Lowest Recommended Age: 4th - 6th Grade
MPAA Rating: Rated PG-13 for some fantasy action/violence
Profanity: None
Alcohol/ Drugs: Social drinking
Violence/ Scariness: Extended fantasy peril/action/violence
Diversity Issues: Diverse characters
Date Released to Theaters: April 15, 2022

Copyright Warner Brothers 2022
“Fantastic Beasts: The Secrets of Dumbledore” comes from the world of Harry Potter, so it is about magic. But it is also about that most human of connections: brothers. It’s also about chiseled cheekbones; this is a movie that even by movie-star measures has an exceptional assortment of beautifully sculpted faces. Contrary to the title, it is not so much about Dumbledore’s secrets as it is about his efforts to stop someone he once loved from destroying both the magic and human worlds. And in doing so, it includes some political commentary that may seem pointed given its depiction of corruption, nativism, and the appeal of an autocratic leader. It relies on a level of knowledge about the Harry Potter cinematic universe that does not make this two and a half-hour movie easy for viewers who are not as familiar with the characters.

We got a glimpse of Dumbledore’s backstory in the last volume of the Harry Potter series, so we know that when he was a young man, Albus Dumbledore (Jude Law) was in love with Gellert Grindelwald (now played by Mads Mikkelsen), and that during that time they created one of the wizarding world’s most powerful charms that protects each of them from being harmed by the other.

But as we learn in the opening scene, as the two wizards meet again after distance in time and in life choices. Dumbledore is now a teacher at Hogwarts, devoted to justice and decency. Grindewald has become an agent of chaos who wants to destroy the structures of both the wizard and non-wizard muggle worlds. “With or without you,” Grindewald says, “I will burn down their world and there’s nothing you can do to stop me.”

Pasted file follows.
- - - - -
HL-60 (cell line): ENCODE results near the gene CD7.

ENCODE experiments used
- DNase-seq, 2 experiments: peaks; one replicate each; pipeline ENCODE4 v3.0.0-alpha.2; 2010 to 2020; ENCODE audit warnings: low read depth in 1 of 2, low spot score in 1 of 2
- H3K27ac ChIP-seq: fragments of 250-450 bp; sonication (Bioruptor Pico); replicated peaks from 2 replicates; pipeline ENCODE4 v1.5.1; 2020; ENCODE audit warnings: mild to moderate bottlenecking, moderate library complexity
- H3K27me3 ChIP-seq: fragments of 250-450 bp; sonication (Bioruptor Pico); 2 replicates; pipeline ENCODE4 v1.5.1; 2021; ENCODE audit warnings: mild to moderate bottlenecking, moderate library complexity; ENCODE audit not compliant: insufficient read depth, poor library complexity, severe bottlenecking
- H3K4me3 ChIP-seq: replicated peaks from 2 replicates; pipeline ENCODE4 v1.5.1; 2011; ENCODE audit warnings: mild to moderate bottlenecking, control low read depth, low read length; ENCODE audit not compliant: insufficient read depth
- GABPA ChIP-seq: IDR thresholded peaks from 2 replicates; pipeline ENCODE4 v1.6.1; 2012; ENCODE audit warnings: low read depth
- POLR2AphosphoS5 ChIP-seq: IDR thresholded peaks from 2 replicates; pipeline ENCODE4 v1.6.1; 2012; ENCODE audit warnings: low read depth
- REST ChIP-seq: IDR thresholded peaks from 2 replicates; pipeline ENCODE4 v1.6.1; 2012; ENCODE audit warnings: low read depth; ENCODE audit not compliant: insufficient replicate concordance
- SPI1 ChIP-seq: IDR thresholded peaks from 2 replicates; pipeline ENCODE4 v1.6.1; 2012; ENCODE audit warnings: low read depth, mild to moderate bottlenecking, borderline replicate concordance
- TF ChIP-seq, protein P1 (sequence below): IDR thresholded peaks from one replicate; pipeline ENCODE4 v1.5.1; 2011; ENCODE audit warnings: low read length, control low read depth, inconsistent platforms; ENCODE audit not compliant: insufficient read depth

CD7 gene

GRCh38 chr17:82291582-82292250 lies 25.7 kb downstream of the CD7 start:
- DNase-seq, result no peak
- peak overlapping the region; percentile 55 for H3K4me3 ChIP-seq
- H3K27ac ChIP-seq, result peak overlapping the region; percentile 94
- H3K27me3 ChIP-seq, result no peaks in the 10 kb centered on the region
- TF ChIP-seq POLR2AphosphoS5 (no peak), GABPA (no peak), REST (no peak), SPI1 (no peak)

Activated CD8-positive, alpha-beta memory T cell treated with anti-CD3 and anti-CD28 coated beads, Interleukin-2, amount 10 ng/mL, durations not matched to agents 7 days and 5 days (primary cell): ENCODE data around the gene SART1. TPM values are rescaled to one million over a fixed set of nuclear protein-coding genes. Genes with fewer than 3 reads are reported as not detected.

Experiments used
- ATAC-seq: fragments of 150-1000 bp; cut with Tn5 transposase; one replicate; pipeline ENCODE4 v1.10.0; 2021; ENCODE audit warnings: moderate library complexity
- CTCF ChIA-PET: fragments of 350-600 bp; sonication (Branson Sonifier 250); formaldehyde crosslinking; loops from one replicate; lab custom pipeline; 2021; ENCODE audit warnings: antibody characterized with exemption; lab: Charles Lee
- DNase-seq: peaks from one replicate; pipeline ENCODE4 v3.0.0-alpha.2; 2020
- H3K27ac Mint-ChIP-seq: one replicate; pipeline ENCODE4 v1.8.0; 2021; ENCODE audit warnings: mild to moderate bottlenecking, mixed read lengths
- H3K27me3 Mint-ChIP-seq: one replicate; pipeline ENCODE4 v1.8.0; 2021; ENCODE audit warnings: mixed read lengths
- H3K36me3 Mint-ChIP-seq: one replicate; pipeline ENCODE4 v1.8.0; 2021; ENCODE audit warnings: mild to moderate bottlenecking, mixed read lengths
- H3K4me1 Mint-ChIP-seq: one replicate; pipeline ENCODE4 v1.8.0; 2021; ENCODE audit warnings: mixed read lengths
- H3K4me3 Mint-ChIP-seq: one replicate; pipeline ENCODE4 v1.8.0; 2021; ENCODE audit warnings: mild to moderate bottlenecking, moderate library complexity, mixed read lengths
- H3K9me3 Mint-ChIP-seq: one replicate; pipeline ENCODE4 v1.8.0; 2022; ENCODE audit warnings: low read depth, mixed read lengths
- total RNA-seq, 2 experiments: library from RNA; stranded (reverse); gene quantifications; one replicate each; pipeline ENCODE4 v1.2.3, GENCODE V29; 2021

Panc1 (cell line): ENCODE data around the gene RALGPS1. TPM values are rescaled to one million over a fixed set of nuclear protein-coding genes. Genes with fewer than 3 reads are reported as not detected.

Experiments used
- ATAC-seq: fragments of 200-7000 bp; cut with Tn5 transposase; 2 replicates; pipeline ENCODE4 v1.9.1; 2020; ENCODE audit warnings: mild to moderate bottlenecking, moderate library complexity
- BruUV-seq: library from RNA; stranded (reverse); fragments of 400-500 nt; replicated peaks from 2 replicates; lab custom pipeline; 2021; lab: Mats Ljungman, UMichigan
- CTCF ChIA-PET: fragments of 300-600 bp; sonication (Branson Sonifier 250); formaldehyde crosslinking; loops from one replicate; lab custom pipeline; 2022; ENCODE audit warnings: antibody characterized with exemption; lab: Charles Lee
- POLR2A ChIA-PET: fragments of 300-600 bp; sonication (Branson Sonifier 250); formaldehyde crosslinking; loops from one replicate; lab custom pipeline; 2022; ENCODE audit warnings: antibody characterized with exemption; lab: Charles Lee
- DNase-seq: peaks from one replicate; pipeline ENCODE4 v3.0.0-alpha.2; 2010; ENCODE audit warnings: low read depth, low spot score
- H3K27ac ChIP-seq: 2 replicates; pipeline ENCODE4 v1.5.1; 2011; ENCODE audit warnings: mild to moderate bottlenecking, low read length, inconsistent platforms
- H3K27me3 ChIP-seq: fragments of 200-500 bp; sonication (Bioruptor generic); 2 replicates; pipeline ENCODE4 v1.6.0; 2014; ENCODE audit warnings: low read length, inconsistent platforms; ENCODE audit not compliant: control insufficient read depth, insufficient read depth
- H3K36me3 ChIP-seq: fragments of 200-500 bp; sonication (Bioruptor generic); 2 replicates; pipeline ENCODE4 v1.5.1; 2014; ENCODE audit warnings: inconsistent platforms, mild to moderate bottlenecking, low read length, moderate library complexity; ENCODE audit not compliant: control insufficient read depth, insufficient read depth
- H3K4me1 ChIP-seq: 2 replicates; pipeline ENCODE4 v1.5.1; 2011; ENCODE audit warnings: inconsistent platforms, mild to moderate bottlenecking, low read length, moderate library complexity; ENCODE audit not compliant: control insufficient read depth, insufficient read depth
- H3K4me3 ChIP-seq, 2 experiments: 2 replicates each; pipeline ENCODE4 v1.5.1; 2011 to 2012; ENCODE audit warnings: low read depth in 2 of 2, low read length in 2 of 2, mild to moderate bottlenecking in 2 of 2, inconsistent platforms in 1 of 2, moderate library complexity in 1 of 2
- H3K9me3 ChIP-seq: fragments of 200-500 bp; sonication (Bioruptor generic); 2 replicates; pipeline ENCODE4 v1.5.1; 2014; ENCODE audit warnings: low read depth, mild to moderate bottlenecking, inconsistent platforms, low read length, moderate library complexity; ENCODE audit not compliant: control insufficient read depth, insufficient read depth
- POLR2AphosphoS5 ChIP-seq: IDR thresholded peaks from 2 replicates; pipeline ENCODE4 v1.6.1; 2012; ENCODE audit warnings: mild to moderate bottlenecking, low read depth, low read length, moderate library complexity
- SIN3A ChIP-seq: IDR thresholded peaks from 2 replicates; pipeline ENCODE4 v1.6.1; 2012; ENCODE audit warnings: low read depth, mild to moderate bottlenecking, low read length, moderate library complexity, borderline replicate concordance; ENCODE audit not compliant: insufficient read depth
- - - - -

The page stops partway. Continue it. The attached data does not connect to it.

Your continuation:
Dumbledore has to find a way to prevent that despite the obstacle of the charm that binds them and Grindewald’s ability to see the future, thanks to a rare creature stolen just after birth by Grindewald’s henchpeople. But they don’t know that there was a twin, rescued by magizoologist Newt Scamander (Eddie Redmayne).

And so, they have to find a way to proceed that cannot be traced by Grindewald, whose coterie includes mind-reader Queenie Goldstein (Alison Sudol) the love of muggle friend Jacob Kowalski (Dan Fogler). It also includes ailing Credence Barebone (Ezra Miller), severely traumatized by being told his was abandoned by his birth parents and by the virulently anti-magic woman who raised him.

Credence is the son of Dumbledore’s bitter, estranged brother Aberforth (Richard Coyle). There is another tragic loss that divides the brothers as well. Newt is helped by his brother Theseus (Callum Turner, a perfect choice for a fraternal resemblance). Another member of Dumbledore’s group is Yusuf Kama (William Nadylam), a brother motivated by the loss of his sister, but willing too relinquish his memories of her to take on a dangerous role.

Yes, it is all very complicated. This is not for the kind of audience who is new to the world of Harry Potter. This is for the kind of audience who will be delighted to glimpse a young Minerva McGonagall and will get the joke about Slytherin. Those not already invested in Queenie, Jacob, and Credence will have some catching up to do.

The production design by Stuart Craig and Neil Lamont and costumes by Colleen Atwood are never less than spectacular. Despite the best efforts of the cast, the look of the film does better in telling they story than the screenplay.

Parents should know that this movie has extensive fantasy peril and violence including some scary creatures. There is some social drinking and some verbal harassment.

Family discussion: Why did Dumbledore and Grindewald take such different paths? Why did so many wizards and witches support Grindewald? Why did Dumbledore turn down the position?

If you like this, try: the other Harry Potter world books and movies